Current Observations Home Current Observations Home Current Observations Home

Abuses by the USA PATRIOT Act

Tuesday, October 25, 2005

Let us take a little trip down memory lane. At the end of this journey, I'll ask you a couple questions. You don't have to provide me with any answers; but I do want you to think about them.
May 10, 2005
. . . 
Prior to the USA PATRIOT Act, library and bookseller records were not covered by this power, which back then only permitted an order for the records of certain business. Now, library records are covered – as are all other records and tangible items, including membership lists of political organizations, gun purchase records, medical records, genetic information and any other document, item or record that the government contends is a “tangible thing.”
Section 215 also comes with a sweeping and automatic gag order, without any explicit provision for a recipient to challenge that prior restraint on First Amendment grounds or even consult with counsel. And, if certification is made that the records are sought for any intelligence or terrorism inquiry, the judge has no power under the law to challenge that certification. Finally, and crucially, the power is also unlike a grand jury subpoena because a recipient has no explicit right to move to have it quashed in court, and failure to comply with a 215 order is presumptively a serious offense.
Critics of this section rightly charge that its open-ended scope and lack of meaningful judicial review open the door to abuses, and I agree. At the very least, Congress should restore the “specific and articulable facts” requirement for the target of a section 215 order that connects such records to a terrorist, spy or other foreign agent. Here again, such a modest limitation, consistent with traditional Fourth Amendment principles, would pose no significant hardship to federal agents. Federal judges would, as they have for ages past, continue to approve virtually all such applications properly supported and applied for by government agents.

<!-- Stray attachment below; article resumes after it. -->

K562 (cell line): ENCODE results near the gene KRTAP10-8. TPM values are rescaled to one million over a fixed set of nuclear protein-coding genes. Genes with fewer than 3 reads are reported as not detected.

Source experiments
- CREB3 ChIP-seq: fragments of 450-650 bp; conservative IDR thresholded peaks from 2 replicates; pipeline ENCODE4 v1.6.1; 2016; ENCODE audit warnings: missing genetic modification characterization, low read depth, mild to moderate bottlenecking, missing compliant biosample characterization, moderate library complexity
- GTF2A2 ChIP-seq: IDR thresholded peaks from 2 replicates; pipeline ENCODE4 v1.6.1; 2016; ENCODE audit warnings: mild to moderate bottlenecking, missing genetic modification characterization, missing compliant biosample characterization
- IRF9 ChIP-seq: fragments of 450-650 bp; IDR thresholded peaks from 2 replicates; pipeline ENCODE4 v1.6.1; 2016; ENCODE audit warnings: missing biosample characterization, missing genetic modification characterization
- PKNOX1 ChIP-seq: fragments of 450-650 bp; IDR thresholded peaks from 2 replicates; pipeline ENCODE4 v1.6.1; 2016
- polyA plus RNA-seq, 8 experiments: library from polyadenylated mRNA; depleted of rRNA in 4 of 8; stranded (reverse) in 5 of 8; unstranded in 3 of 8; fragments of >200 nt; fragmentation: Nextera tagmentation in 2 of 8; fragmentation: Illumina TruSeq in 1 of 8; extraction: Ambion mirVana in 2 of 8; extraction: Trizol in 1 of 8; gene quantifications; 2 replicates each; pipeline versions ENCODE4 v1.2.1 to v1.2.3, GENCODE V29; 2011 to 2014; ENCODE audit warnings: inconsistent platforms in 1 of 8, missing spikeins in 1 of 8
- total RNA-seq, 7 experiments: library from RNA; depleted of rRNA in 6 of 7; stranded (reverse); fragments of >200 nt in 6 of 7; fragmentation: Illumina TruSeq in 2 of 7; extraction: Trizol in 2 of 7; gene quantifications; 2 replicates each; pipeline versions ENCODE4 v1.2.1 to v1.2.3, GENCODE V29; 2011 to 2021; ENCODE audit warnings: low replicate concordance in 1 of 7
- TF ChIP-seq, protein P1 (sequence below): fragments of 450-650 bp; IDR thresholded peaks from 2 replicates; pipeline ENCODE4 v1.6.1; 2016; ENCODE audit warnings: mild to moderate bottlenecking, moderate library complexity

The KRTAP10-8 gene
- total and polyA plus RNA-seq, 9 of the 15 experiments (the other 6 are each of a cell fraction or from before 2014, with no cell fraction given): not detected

. . .
Apparently, the department sought and received the authority to delay notice 108 times between April 2003 and January 2005, a period of approximately 22 months. By contrast, it sought and received this authority 47 times between November 2001, when the PATRIOT Act was enacted, and April 2003, a period of about 17 months. The five-month difference in timeframe aside, these numbers clearly reveal a substantial increase in use.
Moreover, Chairman Specter also revealed at the April 6th Judiciary Committee hearing that 92 -- or approximately 60 percent -- of those 155 requests were granted under the broad justification that notice would have the result of “seriously jeopardizing an investigation,” rather than under the more specific criteria that notice would endanger a person’s life, imperil evidence, induce flight from prosecution or lead to witness tampering.